“Harry Potter,” “A.I.” or “Minority Report”?
It’s the end of the year and although Steven Spielberg is already safely ensconced in the Hamptons for the holidays, he’s inching ever closer to a decision about what to direct next.
This appears to be the longest gap in the prolific helmer’s 30-year career since he co-directed “Night Games” for U TV in 1969. The holdup is interesting for several reasons:
Since Spielberg is the only A-list director who also controls a movie studio, he could have the pick of the litter. Instead, his hesitation to commit has direct consequences.
For one thing, it piles up other top DreamWorks projects like “Memoirs of a Geisha” and biopic “Lindbergh” on the development runway.
For someone who could have home-grown a movie, Spielberg is instead flirting with projects that originated elsewhere.
Case in point: Over at Warner Bros., which gave Spielberg an exclusive peek at the 138-page first draft of the “Harry Potter” script adaptation more than two weeks ago, it’s getting to be crunch time if the studio doesn’t want to lose the helmer to the Tom Cruise project “Minority Report,” which Spielberg’s CAA reps are said to be pushing.
Spielberg is also still mulling whether to pursue pet project “A.I.,” which he is writing himself. “A.I.” stands for Artificial Intelligence and was born as a treatment by the late Stanley Kubrick; for years it looked like Kubrick’s next project at WB before “Eyes Wide Shut.”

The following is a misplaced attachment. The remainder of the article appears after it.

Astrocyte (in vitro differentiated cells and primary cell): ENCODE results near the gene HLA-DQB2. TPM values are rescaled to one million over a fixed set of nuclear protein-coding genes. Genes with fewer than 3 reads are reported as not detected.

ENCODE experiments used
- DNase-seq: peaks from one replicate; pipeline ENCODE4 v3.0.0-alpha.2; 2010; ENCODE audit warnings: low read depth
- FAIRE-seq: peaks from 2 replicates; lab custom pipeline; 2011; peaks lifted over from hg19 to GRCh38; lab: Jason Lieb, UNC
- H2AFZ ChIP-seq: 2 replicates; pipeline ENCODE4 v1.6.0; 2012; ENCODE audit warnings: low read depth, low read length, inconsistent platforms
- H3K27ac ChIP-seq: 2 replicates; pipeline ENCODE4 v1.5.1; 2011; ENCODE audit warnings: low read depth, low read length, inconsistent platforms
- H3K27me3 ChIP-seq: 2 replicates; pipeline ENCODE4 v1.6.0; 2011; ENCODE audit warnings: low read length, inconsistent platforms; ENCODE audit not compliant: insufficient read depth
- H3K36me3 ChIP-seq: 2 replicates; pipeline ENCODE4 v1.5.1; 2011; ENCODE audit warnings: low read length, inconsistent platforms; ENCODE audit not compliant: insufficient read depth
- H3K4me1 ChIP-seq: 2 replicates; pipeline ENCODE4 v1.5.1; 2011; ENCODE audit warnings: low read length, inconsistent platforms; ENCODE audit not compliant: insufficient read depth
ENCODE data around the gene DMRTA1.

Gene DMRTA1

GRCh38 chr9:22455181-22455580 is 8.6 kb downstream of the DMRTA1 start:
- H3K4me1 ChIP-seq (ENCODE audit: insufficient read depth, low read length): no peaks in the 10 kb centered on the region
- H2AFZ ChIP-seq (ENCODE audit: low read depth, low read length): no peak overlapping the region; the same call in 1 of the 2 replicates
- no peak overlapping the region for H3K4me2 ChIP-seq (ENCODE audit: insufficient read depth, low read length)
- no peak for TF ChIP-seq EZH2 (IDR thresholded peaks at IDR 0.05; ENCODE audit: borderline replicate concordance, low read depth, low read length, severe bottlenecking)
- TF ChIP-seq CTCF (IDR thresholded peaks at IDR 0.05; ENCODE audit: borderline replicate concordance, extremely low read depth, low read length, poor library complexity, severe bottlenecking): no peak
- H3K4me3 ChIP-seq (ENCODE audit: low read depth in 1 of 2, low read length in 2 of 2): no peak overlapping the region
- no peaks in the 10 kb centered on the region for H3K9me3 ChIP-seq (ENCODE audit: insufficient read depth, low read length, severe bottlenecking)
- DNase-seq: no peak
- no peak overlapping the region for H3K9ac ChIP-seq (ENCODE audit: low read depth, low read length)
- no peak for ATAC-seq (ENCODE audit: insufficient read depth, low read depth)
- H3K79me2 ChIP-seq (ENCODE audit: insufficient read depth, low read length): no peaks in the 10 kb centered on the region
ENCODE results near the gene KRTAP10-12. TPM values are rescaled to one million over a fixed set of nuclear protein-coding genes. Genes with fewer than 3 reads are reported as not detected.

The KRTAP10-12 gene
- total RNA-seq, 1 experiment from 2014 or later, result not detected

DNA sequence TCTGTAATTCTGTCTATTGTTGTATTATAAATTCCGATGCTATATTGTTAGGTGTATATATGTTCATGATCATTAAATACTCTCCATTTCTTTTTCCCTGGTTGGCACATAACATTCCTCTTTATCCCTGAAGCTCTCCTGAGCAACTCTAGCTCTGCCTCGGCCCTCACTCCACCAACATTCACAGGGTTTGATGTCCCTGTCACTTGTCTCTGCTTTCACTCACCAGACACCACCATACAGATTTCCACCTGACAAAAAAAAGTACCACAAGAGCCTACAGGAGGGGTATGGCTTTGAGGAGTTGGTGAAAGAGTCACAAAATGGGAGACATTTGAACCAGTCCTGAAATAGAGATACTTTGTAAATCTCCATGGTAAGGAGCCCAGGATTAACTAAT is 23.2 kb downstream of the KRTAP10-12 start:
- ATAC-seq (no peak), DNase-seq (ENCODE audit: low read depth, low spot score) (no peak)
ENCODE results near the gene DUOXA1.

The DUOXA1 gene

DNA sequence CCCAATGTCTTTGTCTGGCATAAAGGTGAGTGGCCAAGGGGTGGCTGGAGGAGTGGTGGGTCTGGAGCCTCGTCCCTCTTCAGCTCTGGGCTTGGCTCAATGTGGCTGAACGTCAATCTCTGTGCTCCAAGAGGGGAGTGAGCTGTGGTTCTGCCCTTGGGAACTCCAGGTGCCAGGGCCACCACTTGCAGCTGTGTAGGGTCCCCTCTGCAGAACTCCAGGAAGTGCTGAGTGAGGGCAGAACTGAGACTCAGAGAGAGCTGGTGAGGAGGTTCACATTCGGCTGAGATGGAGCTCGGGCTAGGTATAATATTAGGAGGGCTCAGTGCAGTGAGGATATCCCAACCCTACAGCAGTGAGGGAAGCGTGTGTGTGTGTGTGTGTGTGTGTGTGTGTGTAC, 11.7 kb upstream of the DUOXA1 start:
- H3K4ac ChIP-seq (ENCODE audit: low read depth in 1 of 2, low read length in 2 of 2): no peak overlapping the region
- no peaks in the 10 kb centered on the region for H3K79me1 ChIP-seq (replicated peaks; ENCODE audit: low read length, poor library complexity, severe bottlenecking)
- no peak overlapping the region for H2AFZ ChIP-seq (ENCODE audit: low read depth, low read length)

Spielberg will likely return in early January for a sit-down with “Potter” screenwriter Steve Kloves, WB prexy/chief operating officer Alan Horn and production prexy Lorenzo di Bonaventura to lay out his vision for the movie.
Spielberg, who earlier had been said to favor a computer-animated version of the “Potter” pic, might choose to stay on as producer even if he declines to helm, thereby opening up the field to an audition process for a group of directors that has stayed almost the same since early autumn, when the project began heating up.
Among those champing at the bit are Robert Zemeckis, Jonathan Demme, Brad Silberling, Rob Reiner, Mike Newell and Tim Robbins; the latter was not on the list earlier.
Even if Spielberg stays on to produce with one of these directors, Warners would still likely have to split upwards of 40% of the gross with him — making it an expensive proposition no matter what is decided. It is, however, a price the studio might be willing to pay, since it is traditionally weak in developing hit pics for young adults.